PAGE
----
•Independent marketers put price at over N300 per litre
•As transporters hike fares
By Udeme Akpan, Energy Editor & Mariam Eko
MAJOR oil marketers, yesterday, adjusted the price of petrol to N185 per litre, from N169 per litre, in all parts of Nigeria.
Despite the expectation that the new price would encourage supplyto ease out shortage, checks by Vanguard indicated that there were long queues at the outlets of the major marketers that had limited stocks of the product, while those without the product simply shut their gates against customers.
It also showed that there were limited queues at the outlets of independent oil marketers which continued to sell in excess of N300 per litre.
Further checks indicated that the private depots did not open for business yesterday in Lagos, a development that culminated in dwindling stocks.
Consequently, illegal hawkers were seen in different parts of Lagos, Abuja and other cities hawking the product at prices, ranging from N300 to N500 per litre, depending on location.
This was more pronounced as the Nigerian Midstream and Downstream Regulatory Authority, NMDPRA continued to lack presence at filling stations and other important locations.
This, it was gathered, gave room for irregularities, especially diversion, hoarding and arbitrary pricing of the product.
The Chief Executive Officer of NMDPRA, Mr. Farouk Ahmed, did not respond when Vanguard called repeatedly yesterday.
Transport fares continue to surge
Consequently, the cost of transport fares rose tremendously as motorists moved to transfer the high costs of petrol to commuters.
For instance, in Lagos, a trip from Badagry to Mile 2, which used to cost about N500 before, now costs over N1,000. Agbara (Ogun State) to Mile 2, which used to be about N400, now costs over N700.
From First Gate, popularly called Igbo-Elerin Junction, on the LASU-Igando Road, to Iyana-Ipaja, which used to be about N300 before, now costs more than N500, whereas Igando to Iyana-Ipaja, which used to be N200, now costs N500.
Also, from Igando to First Gate, which was N100 before the hike, is now between N200 and N300. Igando to Iyana-Iba that was N150, is now between N300 and N500.
Checks showed that from Egbeda to Oshodi, which used to cost between N200 and N300 now goes for between N500 and N700, just as Egbeda to Ikeja which used to cost between N200 and N300 is now N500.
From Cele to Ikotun, which used to cost N150 is now between N500 and N600, subject to traffic volume at bus stop. From Cele to Jakande Estate Gate, which cost between N100 and N150 now goes for between N200 and N300.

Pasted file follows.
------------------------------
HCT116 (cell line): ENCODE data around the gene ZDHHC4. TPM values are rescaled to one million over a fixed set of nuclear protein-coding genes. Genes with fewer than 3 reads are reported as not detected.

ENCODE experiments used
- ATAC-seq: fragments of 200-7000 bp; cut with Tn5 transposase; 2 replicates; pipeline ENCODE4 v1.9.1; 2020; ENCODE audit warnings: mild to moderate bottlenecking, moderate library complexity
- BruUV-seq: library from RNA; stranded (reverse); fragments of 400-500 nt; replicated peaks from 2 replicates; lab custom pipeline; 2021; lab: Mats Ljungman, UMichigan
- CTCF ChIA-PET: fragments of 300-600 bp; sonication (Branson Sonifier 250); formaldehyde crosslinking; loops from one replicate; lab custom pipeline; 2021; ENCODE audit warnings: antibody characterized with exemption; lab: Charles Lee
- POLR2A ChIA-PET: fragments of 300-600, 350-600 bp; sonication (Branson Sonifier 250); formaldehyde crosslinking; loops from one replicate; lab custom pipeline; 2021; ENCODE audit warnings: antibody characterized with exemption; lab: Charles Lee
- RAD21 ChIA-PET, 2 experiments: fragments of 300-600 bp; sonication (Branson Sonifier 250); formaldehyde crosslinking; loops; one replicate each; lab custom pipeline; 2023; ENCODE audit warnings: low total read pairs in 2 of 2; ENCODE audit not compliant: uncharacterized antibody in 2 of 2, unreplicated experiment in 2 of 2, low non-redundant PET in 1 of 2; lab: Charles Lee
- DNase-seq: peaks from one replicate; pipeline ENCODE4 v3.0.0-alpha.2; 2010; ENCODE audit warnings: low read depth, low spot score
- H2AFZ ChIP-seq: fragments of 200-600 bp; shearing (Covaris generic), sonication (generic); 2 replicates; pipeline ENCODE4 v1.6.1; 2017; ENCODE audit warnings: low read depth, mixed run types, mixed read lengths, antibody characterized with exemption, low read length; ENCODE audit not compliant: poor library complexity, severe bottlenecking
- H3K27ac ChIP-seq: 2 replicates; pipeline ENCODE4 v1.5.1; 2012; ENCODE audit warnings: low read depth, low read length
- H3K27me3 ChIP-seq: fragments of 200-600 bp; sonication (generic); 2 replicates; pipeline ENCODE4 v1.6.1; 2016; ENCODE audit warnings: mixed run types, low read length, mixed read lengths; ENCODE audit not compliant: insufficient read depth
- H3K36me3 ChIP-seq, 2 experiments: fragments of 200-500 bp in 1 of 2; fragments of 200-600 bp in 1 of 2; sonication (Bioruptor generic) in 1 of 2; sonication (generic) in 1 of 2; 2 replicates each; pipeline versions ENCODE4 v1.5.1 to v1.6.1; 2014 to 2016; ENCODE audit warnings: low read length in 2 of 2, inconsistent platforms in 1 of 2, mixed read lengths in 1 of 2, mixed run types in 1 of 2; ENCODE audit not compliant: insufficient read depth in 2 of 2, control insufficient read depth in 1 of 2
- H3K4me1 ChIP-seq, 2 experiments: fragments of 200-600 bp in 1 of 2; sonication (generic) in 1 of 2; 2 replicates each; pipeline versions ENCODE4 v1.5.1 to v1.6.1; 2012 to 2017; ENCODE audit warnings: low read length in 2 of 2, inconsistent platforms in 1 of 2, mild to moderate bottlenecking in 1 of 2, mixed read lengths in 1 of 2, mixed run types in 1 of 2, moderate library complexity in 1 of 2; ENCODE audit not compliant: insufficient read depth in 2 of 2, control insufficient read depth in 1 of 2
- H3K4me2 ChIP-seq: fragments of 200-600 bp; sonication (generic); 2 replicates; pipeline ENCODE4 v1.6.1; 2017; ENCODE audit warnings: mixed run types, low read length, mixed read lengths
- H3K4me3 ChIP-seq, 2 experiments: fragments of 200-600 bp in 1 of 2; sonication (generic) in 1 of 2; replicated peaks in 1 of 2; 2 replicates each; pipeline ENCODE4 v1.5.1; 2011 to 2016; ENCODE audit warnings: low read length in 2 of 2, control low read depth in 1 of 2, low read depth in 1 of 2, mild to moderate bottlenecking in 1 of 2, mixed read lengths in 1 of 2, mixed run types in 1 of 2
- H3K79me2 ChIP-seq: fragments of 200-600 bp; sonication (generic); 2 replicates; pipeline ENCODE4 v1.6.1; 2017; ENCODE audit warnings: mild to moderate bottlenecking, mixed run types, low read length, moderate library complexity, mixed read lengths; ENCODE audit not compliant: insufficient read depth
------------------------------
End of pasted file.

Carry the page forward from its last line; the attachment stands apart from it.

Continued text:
Findings in Ajah area of the state showed that from Ajah to CMS, which used to be N400, is now N1,000 flat.
From CMS to Mile 2, which was between N200 and N400 now goes for between N700 and N1,000, while between Mile 2 and Vanguard Media Ltd, which used to be N100 is now N200.
However, the Major Oil Marketers Association of Nigeria, MOMAN, attributed the petrol shortage to lack of foreign exchange, high costs of daughter vessels and inadequate trucks to deliver products from depots to filling stations.
In a statement obtained by Vanguard, MOMAN stated: “MOMAN sympathizes with our customers and Nigerians over the challenges we are facing in the purchase of petrol at filling stations across the country.
“These queues are caused by exceptionally high demand and bottlenecks in the fuel distribution chain. The major cause is the shortage and high (US Dollar) costs of daughter vessels for ferrying products from mother vessels to depots along the coast.
”Next is the inadequate number of trucks to meet the demand to deliver products from depots to filling stations nationwide.
“These high logistics and exchange rate costs continue to put pressure on prices at the pump. Over the past three months, staff and management of MOMAN companies have worked diligently at depots and filling stations to relieve the stress faced by customers through the Christmas and New Year period. Our members have again agreed to extend depot loading hours as well as keep strategically situated service stations open for longer hours to ease access to fuels for our customers”.
The Minister of State Petroleum Resources Timipre Sylva, who denied the involvement of President Muhammadu Buhari in the new fuel price, had stated weekend: “President Muhammadu Buhari has not approved any increase in the price of PMS or any other petroleum product for that matter.
”There is no reason for President Muhammadu Buhari to renege on his earlier promise not to approve any increase in the price of PMS at this time. Mr. President is sensitive to the plights of the ordinary Nigerian and has said repeatedly that he understands the challenges of the ordinary Nigerian and would not want to cause untold hardship for the electorate.”
Comments expressed here do not reflect the opinions of Vanguard newspapers or any employee thereof.